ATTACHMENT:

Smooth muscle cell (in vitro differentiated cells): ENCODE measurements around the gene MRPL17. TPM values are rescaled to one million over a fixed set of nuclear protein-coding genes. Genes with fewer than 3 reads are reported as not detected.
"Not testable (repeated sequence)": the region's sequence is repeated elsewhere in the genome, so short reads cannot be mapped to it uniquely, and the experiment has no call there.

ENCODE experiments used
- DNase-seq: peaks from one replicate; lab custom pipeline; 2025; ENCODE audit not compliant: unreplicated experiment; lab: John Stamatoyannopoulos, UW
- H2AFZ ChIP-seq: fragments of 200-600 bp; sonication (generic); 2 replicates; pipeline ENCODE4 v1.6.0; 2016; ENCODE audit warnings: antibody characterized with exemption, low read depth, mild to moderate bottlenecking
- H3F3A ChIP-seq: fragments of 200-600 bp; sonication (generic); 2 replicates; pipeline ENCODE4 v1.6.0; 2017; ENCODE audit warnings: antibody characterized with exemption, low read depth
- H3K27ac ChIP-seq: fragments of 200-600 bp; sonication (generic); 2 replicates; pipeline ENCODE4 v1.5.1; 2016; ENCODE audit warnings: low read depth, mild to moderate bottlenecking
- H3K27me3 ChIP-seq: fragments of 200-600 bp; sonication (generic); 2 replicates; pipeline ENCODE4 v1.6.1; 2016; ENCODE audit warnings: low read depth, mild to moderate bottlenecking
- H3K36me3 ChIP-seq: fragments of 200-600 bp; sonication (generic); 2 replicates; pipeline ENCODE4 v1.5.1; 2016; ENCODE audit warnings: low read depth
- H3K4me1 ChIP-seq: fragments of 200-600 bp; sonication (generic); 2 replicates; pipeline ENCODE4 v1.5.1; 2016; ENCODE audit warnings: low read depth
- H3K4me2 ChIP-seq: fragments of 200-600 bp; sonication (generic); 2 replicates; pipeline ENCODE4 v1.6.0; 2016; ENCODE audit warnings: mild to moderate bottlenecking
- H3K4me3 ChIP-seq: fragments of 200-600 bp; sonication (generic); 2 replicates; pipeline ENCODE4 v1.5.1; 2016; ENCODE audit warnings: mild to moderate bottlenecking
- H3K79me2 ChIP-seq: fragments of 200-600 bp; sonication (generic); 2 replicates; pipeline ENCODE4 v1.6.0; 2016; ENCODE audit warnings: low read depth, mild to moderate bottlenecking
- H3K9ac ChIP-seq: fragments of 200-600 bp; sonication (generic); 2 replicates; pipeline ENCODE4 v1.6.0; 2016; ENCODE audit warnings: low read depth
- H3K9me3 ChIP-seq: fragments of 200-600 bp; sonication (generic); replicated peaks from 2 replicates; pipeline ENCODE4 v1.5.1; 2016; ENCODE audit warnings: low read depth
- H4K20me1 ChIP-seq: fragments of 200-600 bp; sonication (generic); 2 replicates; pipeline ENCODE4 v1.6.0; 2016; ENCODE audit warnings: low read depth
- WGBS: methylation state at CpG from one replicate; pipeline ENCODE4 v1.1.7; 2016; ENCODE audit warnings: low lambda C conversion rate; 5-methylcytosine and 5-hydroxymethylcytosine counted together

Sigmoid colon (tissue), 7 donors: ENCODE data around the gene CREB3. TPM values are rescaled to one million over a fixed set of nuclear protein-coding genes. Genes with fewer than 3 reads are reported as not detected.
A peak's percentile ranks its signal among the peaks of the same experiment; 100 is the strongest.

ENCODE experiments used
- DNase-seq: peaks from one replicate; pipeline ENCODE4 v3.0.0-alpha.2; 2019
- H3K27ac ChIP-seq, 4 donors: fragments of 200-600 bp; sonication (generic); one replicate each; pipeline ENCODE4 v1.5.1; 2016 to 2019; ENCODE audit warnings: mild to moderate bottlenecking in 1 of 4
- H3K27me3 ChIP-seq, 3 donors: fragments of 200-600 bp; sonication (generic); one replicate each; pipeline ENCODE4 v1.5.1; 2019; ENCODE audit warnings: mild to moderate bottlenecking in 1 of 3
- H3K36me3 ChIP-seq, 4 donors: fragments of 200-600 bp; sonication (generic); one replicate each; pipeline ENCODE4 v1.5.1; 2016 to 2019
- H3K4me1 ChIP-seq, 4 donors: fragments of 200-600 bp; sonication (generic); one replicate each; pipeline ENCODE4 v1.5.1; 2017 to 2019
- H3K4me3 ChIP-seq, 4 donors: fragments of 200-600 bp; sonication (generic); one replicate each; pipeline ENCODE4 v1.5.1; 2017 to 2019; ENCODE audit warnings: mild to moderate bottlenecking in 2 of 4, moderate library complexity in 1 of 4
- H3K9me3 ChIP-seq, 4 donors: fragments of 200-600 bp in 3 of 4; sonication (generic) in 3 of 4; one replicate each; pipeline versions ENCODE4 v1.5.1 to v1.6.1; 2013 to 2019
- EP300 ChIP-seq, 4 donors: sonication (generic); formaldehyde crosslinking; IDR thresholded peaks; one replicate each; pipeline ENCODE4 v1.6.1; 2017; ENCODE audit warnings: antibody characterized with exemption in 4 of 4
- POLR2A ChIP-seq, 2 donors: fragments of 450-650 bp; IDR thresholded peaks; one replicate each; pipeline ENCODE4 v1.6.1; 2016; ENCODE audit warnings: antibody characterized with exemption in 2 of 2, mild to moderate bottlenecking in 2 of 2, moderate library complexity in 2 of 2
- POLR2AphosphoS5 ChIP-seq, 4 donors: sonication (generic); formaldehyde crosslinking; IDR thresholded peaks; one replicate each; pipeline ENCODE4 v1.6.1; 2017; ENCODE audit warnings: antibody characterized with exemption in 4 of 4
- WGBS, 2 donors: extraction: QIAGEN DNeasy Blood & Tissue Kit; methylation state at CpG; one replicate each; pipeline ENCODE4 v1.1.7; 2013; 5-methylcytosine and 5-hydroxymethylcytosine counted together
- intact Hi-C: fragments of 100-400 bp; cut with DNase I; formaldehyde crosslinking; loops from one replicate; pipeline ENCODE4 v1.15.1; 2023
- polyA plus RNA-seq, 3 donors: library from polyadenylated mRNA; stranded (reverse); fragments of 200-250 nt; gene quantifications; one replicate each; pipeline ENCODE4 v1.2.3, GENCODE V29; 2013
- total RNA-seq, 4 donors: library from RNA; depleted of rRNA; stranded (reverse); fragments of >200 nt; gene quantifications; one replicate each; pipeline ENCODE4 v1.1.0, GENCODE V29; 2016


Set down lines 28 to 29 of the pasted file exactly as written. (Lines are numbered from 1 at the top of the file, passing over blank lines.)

- EP300 ChIP-seq, 4 donors: sonication (generic); formaldehyde crosslinking; IDR thresholded peaks; one replicate each; pipeline ENCODE4 v1.6.1; 2017; ENCODE audit warnings: antibody characterized with exemption in 4 of 4
- POLR2A ChIP-seq, 2 donors: fragments of 450-650 bp; IDR thresholded peaks; one replicate each; pipeline ENCODE4 v1.6.1; 2016; ENCODE audit warnings: antibody characterized with exemption in 2 of 2, mild to moderate bottlenecking in 2 of 2, moderate library complexity in 2 of 2